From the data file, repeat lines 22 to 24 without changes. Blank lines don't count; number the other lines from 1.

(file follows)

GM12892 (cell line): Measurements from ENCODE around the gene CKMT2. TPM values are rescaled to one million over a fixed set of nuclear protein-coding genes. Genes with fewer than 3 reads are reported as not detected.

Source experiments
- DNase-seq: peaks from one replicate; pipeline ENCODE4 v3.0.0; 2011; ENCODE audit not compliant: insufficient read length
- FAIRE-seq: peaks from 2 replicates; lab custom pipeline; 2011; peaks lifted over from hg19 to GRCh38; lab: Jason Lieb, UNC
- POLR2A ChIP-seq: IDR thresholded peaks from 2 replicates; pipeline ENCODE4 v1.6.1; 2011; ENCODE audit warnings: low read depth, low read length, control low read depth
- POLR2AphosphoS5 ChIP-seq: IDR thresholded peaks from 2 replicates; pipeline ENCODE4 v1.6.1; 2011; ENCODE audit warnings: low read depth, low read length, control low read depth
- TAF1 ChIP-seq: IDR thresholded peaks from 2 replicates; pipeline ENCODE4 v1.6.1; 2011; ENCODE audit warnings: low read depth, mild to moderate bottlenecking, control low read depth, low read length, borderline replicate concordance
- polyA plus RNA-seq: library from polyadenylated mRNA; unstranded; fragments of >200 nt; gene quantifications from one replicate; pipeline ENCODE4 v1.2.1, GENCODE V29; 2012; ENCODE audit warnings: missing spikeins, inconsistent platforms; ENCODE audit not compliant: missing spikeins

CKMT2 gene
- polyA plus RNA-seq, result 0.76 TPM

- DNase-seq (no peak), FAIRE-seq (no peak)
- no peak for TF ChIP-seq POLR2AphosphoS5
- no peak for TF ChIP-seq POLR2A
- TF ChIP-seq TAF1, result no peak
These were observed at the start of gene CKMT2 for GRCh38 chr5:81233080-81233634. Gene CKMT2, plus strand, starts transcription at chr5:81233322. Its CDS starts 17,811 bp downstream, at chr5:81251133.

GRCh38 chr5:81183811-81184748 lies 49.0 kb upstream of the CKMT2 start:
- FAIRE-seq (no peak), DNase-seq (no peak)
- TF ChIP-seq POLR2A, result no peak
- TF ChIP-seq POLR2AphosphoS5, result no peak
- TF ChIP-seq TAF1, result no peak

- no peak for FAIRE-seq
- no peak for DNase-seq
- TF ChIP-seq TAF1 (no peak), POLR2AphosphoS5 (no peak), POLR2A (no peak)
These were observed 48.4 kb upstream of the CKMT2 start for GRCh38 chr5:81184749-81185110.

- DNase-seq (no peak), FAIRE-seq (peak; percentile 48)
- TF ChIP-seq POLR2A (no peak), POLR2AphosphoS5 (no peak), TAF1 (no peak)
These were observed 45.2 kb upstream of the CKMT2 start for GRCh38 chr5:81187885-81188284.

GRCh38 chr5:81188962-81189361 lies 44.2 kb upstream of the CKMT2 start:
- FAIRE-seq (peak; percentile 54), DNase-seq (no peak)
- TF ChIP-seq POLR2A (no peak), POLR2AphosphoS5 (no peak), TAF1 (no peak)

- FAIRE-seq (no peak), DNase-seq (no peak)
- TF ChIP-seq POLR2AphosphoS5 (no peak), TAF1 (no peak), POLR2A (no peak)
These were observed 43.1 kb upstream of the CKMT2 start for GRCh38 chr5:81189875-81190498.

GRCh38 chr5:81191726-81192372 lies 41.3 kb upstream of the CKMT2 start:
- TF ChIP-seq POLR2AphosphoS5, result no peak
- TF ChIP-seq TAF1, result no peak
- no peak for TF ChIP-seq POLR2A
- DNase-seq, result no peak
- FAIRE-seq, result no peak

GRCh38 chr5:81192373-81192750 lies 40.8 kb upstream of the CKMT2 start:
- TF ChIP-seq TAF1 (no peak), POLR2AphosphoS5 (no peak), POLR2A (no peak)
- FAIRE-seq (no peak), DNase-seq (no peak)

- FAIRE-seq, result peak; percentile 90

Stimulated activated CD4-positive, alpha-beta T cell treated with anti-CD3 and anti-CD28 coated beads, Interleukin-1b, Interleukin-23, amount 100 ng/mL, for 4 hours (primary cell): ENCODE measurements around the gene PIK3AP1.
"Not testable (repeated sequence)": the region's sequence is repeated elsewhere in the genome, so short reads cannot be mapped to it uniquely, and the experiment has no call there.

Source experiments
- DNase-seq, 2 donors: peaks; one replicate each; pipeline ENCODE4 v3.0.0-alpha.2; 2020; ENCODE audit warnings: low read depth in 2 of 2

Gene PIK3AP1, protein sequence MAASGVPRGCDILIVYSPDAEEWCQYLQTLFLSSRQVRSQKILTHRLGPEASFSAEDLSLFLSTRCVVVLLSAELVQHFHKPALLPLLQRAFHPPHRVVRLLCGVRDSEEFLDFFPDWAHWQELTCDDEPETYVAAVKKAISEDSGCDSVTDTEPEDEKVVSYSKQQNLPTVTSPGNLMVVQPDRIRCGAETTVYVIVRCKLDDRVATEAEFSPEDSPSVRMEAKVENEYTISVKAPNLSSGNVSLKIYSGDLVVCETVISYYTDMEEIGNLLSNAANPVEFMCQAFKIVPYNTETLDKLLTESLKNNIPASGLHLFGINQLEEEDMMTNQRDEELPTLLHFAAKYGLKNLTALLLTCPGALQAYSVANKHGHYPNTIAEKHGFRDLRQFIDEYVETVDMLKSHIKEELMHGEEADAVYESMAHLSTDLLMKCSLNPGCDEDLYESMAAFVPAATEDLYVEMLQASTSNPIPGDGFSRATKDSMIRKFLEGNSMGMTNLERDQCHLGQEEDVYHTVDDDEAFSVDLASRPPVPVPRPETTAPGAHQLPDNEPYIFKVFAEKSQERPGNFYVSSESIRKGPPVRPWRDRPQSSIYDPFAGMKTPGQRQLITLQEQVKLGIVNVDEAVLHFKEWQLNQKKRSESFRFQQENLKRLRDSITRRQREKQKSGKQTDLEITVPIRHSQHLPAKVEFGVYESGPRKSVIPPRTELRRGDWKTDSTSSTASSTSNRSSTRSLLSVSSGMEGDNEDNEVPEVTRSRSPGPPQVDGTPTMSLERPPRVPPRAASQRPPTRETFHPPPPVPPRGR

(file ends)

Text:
- no peak for DNase-seq
- TF ChIP-seq TAF1 (no peak), POLR2AphosphoS5 (no peak), POLR2A (no peak)
These were observed 48.4 kb upstream of the CKMT2 start for GRCh38 chr5:81184749-81185110.